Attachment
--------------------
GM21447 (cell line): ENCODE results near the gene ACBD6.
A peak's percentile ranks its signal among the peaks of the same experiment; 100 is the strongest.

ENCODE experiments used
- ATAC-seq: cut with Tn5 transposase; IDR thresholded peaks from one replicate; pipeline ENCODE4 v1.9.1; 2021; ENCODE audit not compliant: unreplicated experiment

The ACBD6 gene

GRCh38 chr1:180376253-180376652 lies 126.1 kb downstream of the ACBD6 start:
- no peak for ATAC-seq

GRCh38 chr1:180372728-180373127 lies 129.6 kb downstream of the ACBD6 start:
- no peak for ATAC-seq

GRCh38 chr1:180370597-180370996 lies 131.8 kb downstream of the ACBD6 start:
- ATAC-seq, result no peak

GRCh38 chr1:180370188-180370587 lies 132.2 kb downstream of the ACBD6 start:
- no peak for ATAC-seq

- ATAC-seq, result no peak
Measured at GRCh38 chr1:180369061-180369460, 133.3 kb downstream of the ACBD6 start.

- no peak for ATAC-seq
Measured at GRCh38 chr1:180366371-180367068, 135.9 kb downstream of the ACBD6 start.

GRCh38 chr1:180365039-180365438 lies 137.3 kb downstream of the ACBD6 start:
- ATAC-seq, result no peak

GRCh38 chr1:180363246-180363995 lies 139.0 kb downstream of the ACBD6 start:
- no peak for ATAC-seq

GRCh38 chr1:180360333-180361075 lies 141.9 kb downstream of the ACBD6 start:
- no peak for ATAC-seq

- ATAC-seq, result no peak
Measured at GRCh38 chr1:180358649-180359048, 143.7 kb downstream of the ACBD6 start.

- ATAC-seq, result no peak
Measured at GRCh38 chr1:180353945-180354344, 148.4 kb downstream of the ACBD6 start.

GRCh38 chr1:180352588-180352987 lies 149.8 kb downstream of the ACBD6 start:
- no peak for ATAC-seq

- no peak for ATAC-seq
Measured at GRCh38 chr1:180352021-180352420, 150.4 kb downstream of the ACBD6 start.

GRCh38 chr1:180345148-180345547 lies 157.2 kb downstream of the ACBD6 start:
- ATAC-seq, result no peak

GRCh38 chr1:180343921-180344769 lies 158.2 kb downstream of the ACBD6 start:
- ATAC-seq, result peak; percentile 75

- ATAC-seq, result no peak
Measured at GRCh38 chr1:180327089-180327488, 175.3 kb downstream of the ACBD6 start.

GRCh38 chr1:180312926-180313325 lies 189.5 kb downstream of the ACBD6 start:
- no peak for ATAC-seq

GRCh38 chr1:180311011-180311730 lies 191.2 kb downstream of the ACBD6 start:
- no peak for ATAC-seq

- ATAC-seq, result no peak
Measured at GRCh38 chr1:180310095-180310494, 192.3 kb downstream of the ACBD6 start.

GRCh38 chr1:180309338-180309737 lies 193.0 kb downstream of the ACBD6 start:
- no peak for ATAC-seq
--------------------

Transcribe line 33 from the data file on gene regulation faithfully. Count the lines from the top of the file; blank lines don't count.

- ATAC-seq, result no peak